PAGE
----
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Should Porportianal Representation Be Used In Westminister Elections?

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Introduction

Should Proportional Representation Be Used In UK Elections? Proportional representation is the representation of all parties in proportion to their popular vote. Various forms of proportional representation exist, such as a Party List System. The Closed List System is designed for multi-member constituencies - in effect a whole city, region or even country could be one constituency. Each party submits a list of candidates for a constituency, but electorate only vote for party. Seats allocated to each party in accordance with proportion of vote received. Then candidates allocated to seats, working down the list from the top. There are three main types of proportional systems we can use. The first is the Single Transferable Vote (STV). The main features of a STV are that political parties are able to put up as many candidates as there are seats to fill in each constituency. ...read more.

Middle

The second system we can use is the regional party list. This is currently used in the European Parliament (except Northern Ireland). The features of a Regional party list are that a number of large multimember constituencies. For the European Parliament elections the UK is divided into 12 regions each returning 3-10 members. Political parties will compile lists of candidates to place before the electorate in descending order of preference. Electors will vote for parties not for candidates and the UK uses "closed" list elections. Parties are given seats directly proportional to the votes they each gain in regional constituency. The advantages of this are that this is probably the only "pure" system of proportional representation and is therefore fair to all parties. This system promotes unity and encourages electors to identify with a region rather than a constituency. The system also makes it easier for women and minority candidates to be elected, provided they feature on the party list. ...read more.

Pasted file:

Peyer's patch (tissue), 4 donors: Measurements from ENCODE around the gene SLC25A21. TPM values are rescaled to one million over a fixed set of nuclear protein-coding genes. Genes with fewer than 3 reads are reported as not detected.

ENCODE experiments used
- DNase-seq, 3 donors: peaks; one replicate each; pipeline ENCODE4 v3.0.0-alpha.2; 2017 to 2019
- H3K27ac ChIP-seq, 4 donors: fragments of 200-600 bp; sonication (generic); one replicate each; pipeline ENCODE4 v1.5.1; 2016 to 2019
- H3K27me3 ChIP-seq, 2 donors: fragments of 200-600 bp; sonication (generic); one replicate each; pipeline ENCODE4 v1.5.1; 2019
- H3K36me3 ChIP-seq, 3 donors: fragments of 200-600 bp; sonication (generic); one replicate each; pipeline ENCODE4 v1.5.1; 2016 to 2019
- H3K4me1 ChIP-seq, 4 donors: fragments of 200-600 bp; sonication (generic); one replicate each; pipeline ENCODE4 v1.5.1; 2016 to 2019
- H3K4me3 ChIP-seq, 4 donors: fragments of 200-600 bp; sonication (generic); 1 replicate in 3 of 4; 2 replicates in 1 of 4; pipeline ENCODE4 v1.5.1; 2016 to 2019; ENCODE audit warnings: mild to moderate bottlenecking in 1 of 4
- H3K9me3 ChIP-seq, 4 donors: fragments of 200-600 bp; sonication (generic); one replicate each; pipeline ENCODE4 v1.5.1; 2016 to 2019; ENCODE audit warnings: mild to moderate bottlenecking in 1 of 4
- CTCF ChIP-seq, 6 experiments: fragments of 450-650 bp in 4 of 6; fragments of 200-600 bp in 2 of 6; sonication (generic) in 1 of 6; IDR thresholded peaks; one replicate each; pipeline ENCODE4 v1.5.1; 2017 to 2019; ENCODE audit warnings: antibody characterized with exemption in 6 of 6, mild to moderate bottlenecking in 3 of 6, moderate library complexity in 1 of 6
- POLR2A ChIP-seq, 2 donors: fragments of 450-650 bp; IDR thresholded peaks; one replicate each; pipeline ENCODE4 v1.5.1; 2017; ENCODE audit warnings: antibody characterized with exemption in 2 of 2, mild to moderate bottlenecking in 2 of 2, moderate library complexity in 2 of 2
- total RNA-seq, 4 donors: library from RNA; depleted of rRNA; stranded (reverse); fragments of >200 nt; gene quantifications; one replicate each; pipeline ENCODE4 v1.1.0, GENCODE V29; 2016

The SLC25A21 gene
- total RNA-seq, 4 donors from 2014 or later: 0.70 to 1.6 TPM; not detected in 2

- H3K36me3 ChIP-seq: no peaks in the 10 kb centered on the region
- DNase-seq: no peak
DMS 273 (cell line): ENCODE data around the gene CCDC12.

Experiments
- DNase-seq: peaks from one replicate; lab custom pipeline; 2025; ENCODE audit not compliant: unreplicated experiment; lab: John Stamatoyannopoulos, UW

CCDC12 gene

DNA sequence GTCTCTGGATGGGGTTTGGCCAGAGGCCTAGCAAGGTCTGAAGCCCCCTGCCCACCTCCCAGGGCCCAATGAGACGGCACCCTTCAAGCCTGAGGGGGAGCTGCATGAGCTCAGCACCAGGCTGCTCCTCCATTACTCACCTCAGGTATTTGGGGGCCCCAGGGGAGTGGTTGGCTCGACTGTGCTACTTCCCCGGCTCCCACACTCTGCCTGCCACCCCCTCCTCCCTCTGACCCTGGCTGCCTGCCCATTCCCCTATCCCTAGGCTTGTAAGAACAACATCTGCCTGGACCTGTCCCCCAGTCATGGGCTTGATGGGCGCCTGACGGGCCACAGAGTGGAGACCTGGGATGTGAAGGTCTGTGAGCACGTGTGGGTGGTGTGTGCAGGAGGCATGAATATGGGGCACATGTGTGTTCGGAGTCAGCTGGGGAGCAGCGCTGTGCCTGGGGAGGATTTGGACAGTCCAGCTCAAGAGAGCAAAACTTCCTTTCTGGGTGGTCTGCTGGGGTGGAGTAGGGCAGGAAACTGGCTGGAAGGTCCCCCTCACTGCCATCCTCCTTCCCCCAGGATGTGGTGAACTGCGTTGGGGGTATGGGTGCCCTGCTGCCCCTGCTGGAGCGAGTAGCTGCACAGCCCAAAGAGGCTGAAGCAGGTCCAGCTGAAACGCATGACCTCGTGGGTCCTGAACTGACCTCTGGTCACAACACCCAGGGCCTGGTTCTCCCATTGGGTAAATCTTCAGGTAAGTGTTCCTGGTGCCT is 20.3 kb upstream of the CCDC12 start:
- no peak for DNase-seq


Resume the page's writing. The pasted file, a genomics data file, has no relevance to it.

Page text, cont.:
Conclusion

* In 2001, the Liberal Democrats won 7.9 per cent of the seats (52) with 18.3 per cent of the total vote (4,812,833) * In the election of February 1974, the Conservatives received more votes than Labour (11,872,180 to 11,645,616, or 37.9 per cent of the total to 37.2 per cent), but won fewer seats (297, as against 301) Is this a system that should be responsible for managing our government? However some may argue that it would be better to try something better than nothing at all. In the Scottish elections of 1999 and 2003, and the Welsh elections of 1999, the electoral system failed to return an absolute majority for any one party, requiring coalition administrations to be formed. Is it worth having a system that cannot even choose a government? So my conclusion is that we should have a mix of the above systems so that you have a system that has the advantages of all of them. ...read more.

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